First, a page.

1. It helps us to pray when we are feeling spent or inarticulate. There are many times when I don’t really feel like praying, but going to church on Sunday reinforces the habit of prayer and gets me back on track.
  2. It unites us with the “communion of saints” and reminds us that we’re part of something much bigger than we are as individuals, or even as our local congregation. When I visit a different Lutheran church on vacation and settle into a familiar liturgy, I feel instantly at home.
  3. It squashes the need to be entertaining. Anybody can do the liturgy.  You don’t have to have a way with words, or an outgoing personality.  Children quickly pick it up!  As an introvert, it helps me stop worrying about, “what am I going to say next?”  For me, it keeps the focus to remain on God, not the pray-er.
  4. The formality of the liturgy reminds us that God is awesome and should be approached with respect. He is the creator and we are His creatures.  Worship, in my mind, should be different from day-to-day life.
  5. Here’s my favorite: the liturgy keeps us from thinking we can practice religion privately.  It’s the work of the community, the people of God.  Foster describes it this way:

“It is so very human of us to allow our petty concerns to be the whole burden of our prayer.  Now it is not wrong to pray over our own pressing needs, but that must never be the end of our prayer work.  Through the liturgy we are constantly being brought back to the life of the whole community; we are constantly being confronted with sound doctrine;  we are constantly being forced to hear the whimper of the poor and see the tumult of nations.”

So next time you think about skipping your weekly worship service, think again.  You’re needed.  You don’t have to be the Pastor, or the reader, or in the choir. You’re not “the audience.”  It’s part of your work as a Christian lay person to support the community in worship.  Be there.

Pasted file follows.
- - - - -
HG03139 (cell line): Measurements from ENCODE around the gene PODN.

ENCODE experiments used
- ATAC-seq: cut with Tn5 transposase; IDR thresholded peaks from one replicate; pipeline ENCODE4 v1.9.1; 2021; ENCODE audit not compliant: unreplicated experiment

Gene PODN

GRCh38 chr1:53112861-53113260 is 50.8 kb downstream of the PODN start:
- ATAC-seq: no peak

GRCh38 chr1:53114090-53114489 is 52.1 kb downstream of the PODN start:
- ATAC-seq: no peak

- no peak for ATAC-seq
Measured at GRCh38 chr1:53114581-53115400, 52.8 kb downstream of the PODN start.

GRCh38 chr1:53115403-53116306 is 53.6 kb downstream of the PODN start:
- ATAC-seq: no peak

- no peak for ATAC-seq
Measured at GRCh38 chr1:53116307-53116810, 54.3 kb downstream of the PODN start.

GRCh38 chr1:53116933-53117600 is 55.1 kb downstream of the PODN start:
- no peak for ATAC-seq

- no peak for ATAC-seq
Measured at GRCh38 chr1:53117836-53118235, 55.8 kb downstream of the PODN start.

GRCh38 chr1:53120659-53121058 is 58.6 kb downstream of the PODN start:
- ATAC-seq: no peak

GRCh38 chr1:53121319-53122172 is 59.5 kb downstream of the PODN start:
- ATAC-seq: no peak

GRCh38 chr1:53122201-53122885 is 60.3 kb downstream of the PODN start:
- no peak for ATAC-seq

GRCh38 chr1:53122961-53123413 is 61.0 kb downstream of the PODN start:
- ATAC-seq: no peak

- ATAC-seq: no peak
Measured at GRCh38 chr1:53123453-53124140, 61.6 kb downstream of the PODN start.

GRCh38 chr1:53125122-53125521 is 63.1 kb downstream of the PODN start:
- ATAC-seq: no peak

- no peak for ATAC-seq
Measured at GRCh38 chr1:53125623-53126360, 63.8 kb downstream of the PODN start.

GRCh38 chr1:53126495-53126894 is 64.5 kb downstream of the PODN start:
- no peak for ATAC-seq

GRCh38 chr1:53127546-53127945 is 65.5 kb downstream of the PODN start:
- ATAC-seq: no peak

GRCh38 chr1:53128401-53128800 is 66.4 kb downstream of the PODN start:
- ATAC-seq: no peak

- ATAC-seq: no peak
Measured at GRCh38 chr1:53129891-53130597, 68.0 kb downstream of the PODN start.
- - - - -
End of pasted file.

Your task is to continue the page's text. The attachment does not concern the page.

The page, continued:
Actions Speak Louder than Words…

Preach the Gospel at all times. Use words if necessary.

Yesterday I posted the song “Do Something” by Matthew West.  Not all of us are able to drop everything and run to another country to help spread the Gospel.  We are where the Lord has planted us and I’m sure if he wanted us to run off to another place to spread the Gospel He’d let us know.

Everyday we should go about our lives, being the hands and feet of Jesus.  Much of the time we don’t have to “preach”.  We just need to be.  I have a story I want to share that showed me how much this is true.

One Thanksgiving week quite a few years back, I got a call from my boss.  We were both off work that week for the holiday and she had never called me at home before.  She told me her husband had died in his sleep that morning.  She had woken up to find him in their bed, deceased.  She was quite shocked and upset.  I was being supportive on the phone with her and in the back of my mind I was wondering why she had called me.  Then she said “Would you pray for me?” I guess I could have said that I’d keep her in my prayers (and I did), but I just said of course and started praying.  I did offer to come to her but she had her sister coming and that was good.  I didn’t want her to be alone.

I don’t “preach” at work.  I don’t even have scripture hanging around my desk.  She knew that I was active in my church and that I sometimes took off from work to go on church retreats (Via de Cristo).  We may have had small conversations about faith.  But I was floored that she came to me and asked me to pray for her.

So keep in mind that as you go out into your world that you are “preaching” the Gospel whether you are talking or not.